Today, we've got another guest blog from Jacobs Media's Dave Beasing, and his feelings on Live 8:
Congratulations, AOL. Out of all the media covering Live 8, you seemed to realize the importance of capturing every major performance in its entirety. Live 8 will go down in history as one of the first big events of the new on-demand Internet entertainment age.
I confess that I, like many radio people, failed to foresee the potential of Live 8 and to make more stations part of it. Those stations who did air Premiere Radio Network's feed complained that its 25-minute block format was disjointed and difficult to schedule around other programming. MTV, VH1 and ABC missed more great music than they carried, showing only brief glimpses of some artists and missing entire hit songs from others.
MTV/VH1's coverage, in particular, constantly frustrated viewers by disrespectfully cutting off superstar artists in mid-song. They actually interrupted a reunited Pink Floyd singing "Comfortably Numb" in mid-song so that two inarticulate VJs could try - in vain - to express the concert's historic significance. It was as if they couldn't let more than a few scant moments of musical history transpire on screen without again explaining to 12-year-olds why "Real World" wasn't on. If that's the economic reality of the situation, fine. Let some other cable channel air the concerts rather than cause millions of viewers to curse your brand for its dumbed-down, incomplete coverage.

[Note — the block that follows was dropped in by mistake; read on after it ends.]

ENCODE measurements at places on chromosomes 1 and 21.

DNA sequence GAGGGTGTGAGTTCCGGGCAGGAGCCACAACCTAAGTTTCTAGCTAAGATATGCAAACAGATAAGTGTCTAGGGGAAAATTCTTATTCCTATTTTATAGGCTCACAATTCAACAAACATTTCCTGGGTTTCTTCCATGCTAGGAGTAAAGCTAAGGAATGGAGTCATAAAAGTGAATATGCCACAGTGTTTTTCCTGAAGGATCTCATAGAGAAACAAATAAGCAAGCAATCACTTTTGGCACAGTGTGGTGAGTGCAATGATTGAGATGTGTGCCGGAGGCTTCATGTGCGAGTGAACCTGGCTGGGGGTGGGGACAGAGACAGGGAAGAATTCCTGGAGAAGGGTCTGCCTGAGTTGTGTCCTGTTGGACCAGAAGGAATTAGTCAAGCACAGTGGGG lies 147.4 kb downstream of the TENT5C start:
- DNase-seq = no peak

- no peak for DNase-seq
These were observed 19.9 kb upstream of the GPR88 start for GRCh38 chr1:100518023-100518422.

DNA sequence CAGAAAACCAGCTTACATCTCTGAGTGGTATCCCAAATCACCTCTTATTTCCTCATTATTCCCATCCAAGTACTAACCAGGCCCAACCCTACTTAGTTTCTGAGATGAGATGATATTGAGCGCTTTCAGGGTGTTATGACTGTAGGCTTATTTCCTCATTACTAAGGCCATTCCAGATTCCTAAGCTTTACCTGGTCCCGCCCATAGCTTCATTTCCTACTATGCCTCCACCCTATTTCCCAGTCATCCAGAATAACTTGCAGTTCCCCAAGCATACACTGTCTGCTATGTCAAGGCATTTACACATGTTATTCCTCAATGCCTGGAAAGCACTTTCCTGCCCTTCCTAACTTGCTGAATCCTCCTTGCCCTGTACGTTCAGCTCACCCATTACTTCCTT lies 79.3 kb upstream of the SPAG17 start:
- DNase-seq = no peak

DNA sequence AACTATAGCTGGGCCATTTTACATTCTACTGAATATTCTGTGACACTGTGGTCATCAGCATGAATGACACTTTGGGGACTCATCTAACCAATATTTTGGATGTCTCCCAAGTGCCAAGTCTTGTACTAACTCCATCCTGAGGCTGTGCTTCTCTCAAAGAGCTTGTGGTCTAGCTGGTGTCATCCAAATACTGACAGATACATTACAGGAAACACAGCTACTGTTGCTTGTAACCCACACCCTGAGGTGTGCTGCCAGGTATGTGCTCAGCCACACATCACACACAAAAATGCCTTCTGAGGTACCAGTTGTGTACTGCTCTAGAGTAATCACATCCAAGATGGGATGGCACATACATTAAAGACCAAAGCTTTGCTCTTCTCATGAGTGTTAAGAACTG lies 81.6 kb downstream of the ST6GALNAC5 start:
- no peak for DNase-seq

Live 8 was spontaneous live music at its best with classic collaborations and historic reunions - and all of it to support a cause bigger than ourselves. Meanwhile, most radio stations did the usual holiday weekend countdowns and block parties - which are special, fun and popular - but seem almost self-centered and canned-sounding by comparison. Just 9-days after many speakers urged radio to recapture the passion of music during the Jacobs Summit, we missed an opportunity to convey raw, unpredictable, sincere musical passion -- delivered live from all over the globe.
Oh, well -- one of these mega-concerts comes along about every 20 years or so. Next time, we'll be ready.